Jun 8, 2010

June 2010

June 2010

Hi All you Lunatics;

I know, I know....I am a week late....but it is so crazy outside, that I had to fix my drip system at the house, re-organize all my outside potted plants, pot up all my summer starts, walk the dog, and....those were the priorities needing to be dealt with.....and I love doing them this time of the year.

The big decision? Are we going to try to grow tomatoes (again) this year. I am for NOT doing it, Gary, the happy couch-farmer, says WE MUST. Why though? I figure that all of the tomatoes we harvest cost us about $8.75 each, after the purchasing, the fertilizing, the watering, the fretting, and then there is the wine I must consume each time I find one of those hideous green and yellow tomato worms on them....
therapy sessions are not even included in this price factor!..

And the best reason??? We have several great Farmers Markets to purchase them from instead!!! No bugs, beautiful tomatoes, and a much greater selection!!! Did I mention NO bugs???

In my mind, I am a Martha-Stewart-Man farmer: nattily dressed, nothing out of place, no weeds, perfect soil and compost balance, pristine plants bearing hoards and hoards of tomatoes,fruits, and vegetables, when in reality I am more like if George Costanza from Seinfeld were to try to grow vegetables: all out war would be engaged upon the environment because it didn't pan out correctly, shirts and clothing with rips, paint smears, and ill-fitting, and it would result in a panic attack, all-out lies to fellow farmers, exaggeration beyond belief and loss of friends and then on top of it all I would find out I am allergic....and ultimately: no tomatoes.

I know my limits....tomato plants are off-limits.

And then I have to be nice to people on top of this??? If you know me, you know that this is not something that just rolls off my tongue.....

Bitchy? yes. Prone to sarcasm? easily!! Being nice? Not so easily....I would rather sit back and just observe the craziness of life rather than have to participate in all of it.....but that is why I am in the back room and Gary is in the front.

We know our stations in life.

He likes people.

I myself? I am in the back room listening to Leo LaPorte pod-casts, and humming along to African rhythms and chants that are recorded on my Ipod. And just cooking away, making more condiments and oils, and emulsions, and chutneys....now that is when I am happiest!!

Speaking of condiments: I love them. IF you were to come and visit our house on any given day or night, we would be able to open the refrigerator and find about 40 different condiments we like to cook with. I love to experiment and play around with this type of quick-on-the-fly type cooking where you take a great single ingredient and enhance it simply with a great "go-together" type condiment. You know what I mean: chutneys, salsas, flavored oils, emulsions, puree's, etcetera, etcetera, etcetera.

We have a great item on this months menu which is a Grilled Skirt Steak on a bed of fresh Arugula leaves, sliced, and then topped with a Parmesan and Roasted Garlic Oil. It is fantastic in my opinion. I should be using it for dipper for our breads, or as a condiment for fish or chicken, or anything that needs something flavorful on it. This whole dish was designed around this condiment we whipped up in the back room of the kitchen.

Then, my produce man brought me some excellent Arugula to go with this dish, and so we made an Arugula Oil to top our soups with. Another item that would be spectacular as a bread dipper.

Sheri and Sally were in the other night and I made them try these, and they are the ones who thought bread dipping condiments would be the bomb. I know they are right. They have excellent taste. It is always fun to have someone else make some observations about things: sometimes I get so caught up in tunnel vision that I forget to expand the universe with foods we make. So they come in and they tell me this and that and all of a sudden it blossoms and evolves into something completely different. This is the best part of cooking: collaborations with friends. and this is how new recipes are created....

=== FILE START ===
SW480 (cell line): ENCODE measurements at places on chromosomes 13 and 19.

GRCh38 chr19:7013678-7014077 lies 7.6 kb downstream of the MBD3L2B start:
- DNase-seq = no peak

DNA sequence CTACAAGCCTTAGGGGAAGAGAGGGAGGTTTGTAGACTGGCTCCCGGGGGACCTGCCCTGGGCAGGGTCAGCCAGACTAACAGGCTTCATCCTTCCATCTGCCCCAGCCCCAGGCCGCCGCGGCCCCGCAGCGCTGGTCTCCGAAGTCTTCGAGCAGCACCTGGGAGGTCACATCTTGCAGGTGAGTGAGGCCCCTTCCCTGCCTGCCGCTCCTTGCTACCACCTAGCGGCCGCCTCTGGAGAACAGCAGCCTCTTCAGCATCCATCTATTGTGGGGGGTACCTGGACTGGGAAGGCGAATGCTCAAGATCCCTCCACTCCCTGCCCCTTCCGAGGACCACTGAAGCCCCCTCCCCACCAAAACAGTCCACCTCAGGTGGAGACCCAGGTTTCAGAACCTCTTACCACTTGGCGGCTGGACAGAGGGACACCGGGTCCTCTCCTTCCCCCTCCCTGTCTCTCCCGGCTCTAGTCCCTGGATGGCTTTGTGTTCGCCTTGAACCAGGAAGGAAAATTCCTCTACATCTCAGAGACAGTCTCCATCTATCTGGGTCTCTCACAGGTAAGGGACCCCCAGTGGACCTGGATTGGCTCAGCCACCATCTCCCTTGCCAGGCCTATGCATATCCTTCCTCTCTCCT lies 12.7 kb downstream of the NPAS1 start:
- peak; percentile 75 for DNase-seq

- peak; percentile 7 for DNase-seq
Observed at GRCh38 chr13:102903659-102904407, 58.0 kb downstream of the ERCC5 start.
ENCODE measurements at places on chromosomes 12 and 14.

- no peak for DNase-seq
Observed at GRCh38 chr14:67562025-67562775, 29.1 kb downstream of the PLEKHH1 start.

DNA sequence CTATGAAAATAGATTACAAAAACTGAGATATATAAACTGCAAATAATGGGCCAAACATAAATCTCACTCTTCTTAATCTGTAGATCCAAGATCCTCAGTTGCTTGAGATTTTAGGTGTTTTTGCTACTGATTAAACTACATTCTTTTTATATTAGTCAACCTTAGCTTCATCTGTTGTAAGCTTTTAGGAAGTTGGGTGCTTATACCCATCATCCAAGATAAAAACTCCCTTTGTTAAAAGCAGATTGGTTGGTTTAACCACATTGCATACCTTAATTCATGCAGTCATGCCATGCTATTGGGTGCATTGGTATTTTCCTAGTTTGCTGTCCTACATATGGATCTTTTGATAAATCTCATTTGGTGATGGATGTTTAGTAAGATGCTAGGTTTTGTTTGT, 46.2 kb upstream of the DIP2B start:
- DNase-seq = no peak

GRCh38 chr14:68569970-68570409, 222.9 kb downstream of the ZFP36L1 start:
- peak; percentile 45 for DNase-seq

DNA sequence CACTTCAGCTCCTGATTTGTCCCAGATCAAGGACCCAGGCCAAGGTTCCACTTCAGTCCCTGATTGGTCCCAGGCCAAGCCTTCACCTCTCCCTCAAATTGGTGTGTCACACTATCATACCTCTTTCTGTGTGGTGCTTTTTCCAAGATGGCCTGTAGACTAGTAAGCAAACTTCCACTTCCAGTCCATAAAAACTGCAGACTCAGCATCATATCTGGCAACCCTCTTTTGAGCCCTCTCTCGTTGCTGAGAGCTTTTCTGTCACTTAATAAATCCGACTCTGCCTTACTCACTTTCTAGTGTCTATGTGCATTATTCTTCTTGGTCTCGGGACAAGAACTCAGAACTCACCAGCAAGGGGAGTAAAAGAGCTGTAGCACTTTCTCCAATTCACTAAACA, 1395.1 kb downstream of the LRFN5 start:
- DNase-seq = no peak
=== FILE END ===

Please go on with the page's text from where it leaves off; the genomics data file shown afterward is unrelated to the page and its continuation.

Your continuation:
Cafe Luna came in 2nd Place on KCRA's A-List for Best New American Food Restaurant. (Double click on it to go there)
Thank you for your support on this, and the emails and the reply's and the messages....it was fun. KCRA told us more that 94,000 people participated in this voting.....how fantastic! Now.....what do we do with it???

I don't know. But it was a hoot to get involved in it all....caught up in the moment I guess.

Thank you one and all who helped us on this. Our friends at Boulevard Bistro in Elk Grove deservedly won first place. If you have not visited Bret and Debora's wonderful restaurant, do it soon. They have a great Sunday Brunch, and serve lunches and dinners (Click on their name to go to their website). Congratulations!!!
To all of us....

We are on Facebook now, and I try to post all of our daily changing specials and notes....if you are interested, sign up for these notices, and I promise not to make you crazy....John told me no more that 4 a week!!!

Enjoy our weather, go to the wineries, go to the nurseries, get involved in spring. Come to Cafe Luna, see Gary and Richelle and Maria, and Courtney and Chelsey, and say hello. We love to see you, and I love to hear back from you.

June Dinner Menu


This Months Dinner Menu for June, 2010

and our by the Glass Selections

June 2010 Recipe & Promos


This Months Recipe
Double Click on the recipe title for a PDF copy. Enjoy

We have been serving fresh asparagus nightly on our entrees at the restaurant. Of course I par-cook them a bit ahead, and came to the conclusion that this might be something people want to know how to do at home. So here is a link to this procedure that you might enjoy, if you are inclined to cook large bunches of asparagus for your parties or events, along with a great way to make garlic flavored olive oil:::: Just double click on the above title for the link.